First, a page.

Salespeople have questions Gitomer provides answers

June 28, 2009
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I get a ton of e-mails asking to solve sales dilemmas. Here are a few that may relate to your job, your life, and most importantly, your sales thought process right now:

Jeffrey, I don’t have a problem finding new customers. It’s keeping my current customers that I struggle with. What’s the best way to make customers feel appreciated so they come back again and again? — Steven

Steven, Think about the companies that you buy from more than once. They have accessibility both online and on the phone. They have reliability to get you what you want, when you want it. They have perceived value in both their products and their services. And as a bonus, they have friendly people to serve you.

These are the elements that make me want to spend my money, and I feel confident would have the same effect on you, as well. Best regards, Jeffrey

Jeffrey, About 10 years ago, you published the book “Customer Satisfaction is Worthless, Customer Loyalty is Priceless.” Have the dynamics of generating loyalty changed with the deepened role of the Internet in sales and communication? — Nick

Nick, The only thing that’s happened to loyalty over the past decade is that the importance of it has finally come to the forefront. I love companies that brag that they have a 98 percent satisfaction rate among customers, yet for one reason or another, they lose 15 percent of their customer base annually.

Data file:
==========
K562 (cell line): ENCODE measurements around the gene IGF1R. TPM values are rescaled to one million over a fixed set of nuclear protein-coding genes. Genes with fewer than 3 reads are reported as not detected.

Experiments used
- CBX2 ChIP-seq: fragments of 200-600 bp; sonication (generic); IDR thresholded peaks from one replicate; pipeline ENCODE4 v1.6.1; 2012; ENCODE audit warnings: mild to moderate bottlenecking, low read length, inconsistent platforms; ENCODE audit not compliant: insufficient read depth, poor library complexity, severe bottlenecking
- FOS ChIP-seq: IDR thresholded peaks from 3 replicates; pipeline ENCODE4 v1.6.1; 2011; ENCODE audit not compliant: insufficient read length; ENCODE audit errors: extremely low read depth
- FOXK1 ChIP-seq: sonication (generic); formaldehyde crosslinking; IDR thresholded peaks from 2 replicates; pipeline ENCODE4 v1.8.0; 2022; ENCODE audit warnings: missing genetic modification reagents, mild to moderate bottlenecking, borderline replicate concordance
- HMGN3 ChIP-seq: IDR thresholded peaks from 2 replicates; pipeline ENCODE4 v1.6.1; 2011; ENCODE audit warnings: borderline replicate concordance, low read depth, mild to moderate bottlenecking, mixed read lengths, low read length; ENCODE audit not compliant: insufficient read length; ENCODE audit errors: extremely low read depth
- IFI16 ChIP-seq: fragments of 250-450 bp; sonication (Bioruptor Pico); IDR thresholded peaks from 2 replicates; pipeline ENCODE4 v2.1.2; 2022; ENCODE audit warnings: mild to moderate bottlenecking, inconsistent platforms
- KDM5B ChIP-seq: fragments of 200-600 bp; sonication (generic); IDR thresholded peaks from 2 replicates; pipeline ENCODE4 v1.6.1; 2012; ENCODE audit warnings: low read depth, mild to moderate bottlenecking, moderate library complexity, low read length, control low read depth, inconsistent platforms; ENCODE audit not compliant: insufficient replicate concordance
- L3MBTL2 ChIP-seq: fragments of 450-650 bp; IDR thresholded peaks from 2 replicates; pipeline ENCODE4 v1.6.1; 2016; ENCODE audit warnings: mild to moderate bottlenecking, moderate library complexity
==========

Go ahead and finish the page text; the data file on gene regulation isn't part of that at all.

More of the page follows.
Interestingly, since the Internet is always available and getting easier to use by the day, it has generated increased loyalty among shoppers and more viral word of mouth because Web communities, bloggers and Google have created a new awareness. Best regards, Jeffrey

Jeffrey, How do you recommend that I sell to a company that’s “weathering the tough economy?” I’m a young company and I’m trying to close that crucial first sale. My product is an advertising/marketing solution, especially advertising for credit card companies. As you know, advertising is one of the first places that companies scale back (even though tough times are the best time to ramp up advertising) their spending.

My selling proposition is NOT for companies to increase advertising spending. In fact, my proposition is that my product will decrease advertising spending and augment the effectiveness of their other advertising efforts. —Jeremy

Jeremy, Stop using the word advertising. Nobody wants to advertise, but everybody wants what advertising does. Focus on words like “increased sales,” “increased traffic,” “increased exposure” and “increased profit.”

The key to your sale lies in the customer's ability to see what is in it for them and act accordingly. Best regards, Jeffrey

Jeffrey, what would cause you to "fire" a customer? — Dan

Dan, My first disclaimer is: I’ve never done it. I have, however, fired internal customers. I would fire a customer for failure to keep their promises, failure to act in an ethical manner, not telling me the truth, creating unreasonable demands, or not allowing us to make a profit.

But I wouldn’t just fire them — I would sit down with the highest-ranking officer in the company and talk to him or her “face to face,” openly and honestly, about what our challenges are. I would tell him or her that I can’t continue to do business under these circumstances.

If there were no ability or desire to change the situation, then I would try to find another source for them — the competitor I hate the most. Best regards, Jeffrey

Jeffrey, If I sell office equipment, what examples would I provide in my speech to pose an interest while preventing them from running away? — Colleen

Colleen, When you give a speech to a civic group, never speak about what YOU do. Speak about what THEY do as it relates to you.

If you sell office equipment, then your job is to talk about office morale and office productivity — something audience members will relate to and will cause them to think of you as an expert, want to see you again and want to buy from you. Best regards, Jeffrey

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